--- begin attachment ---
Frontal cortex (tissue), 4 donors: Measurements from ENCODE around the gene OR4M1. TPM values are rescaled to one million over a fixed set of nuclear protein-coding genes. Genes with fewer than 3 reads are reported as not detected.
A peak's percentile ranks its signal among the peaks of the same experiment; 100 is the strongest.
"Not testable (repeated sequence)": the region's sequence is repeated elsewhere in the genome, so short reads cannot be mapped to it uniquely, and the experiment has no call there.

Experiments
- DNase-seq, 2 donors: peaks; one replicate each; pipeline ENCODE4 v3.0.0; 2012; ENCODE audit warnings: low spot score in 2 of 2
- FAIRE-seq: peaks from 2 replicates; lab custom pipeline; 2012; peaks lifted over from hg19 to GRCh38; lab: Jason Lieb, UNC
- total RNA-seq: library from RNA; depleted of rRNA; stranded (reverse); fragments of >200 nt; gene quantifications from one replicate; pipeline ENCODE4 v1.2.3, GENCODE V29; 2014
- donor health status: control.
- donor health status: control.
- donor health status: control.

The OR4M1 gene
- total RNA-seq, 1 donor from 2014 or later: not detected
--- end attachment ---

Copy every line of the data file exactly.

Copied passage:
Frontal cortex (tissue), 4 donors: Measurements from ENCODE around the gene OR4M1. TPM values are rescaled to one million over a fixed set of nuclear protein-coding genes. Genes with fewer than 3 reads are reported as not detected.
A peak's percentile ranks its signal among the peaks of the same experiment; 100 is the strongest.
"Not testable (repeated sequence)": the region's sequence is repeated elsewhere in the genome, so short reads cannot be mapped to it uniquely, and the experiment has no call there.

Experiments
- DNase-seq, 2 donors: peaks; one replicate each; pipeline ENCODE4 v3.0.0; 2012; ENCODE audit warnings: low spot score in 2 of 2
- FAIRE-seq: peaks from 2 replicates; lab custom pipeline; 2012; peaks lifted over from hg19 to GRCh38; lab: Jason Lieb, UNC
- total RNA-seq: library from RNA; depleted of rRNA; stranded (reverse); fragments of >200 nt; gene quantifications from one replicate; pipeline ENCODE4 v1.2.3, GENCODE V29; 2014
- donor health status: control.
- donor health status: control.
- donor health status: control.

The OR4M1 gene
- total RNA-seq, 1 donor from 2014 or later: not detected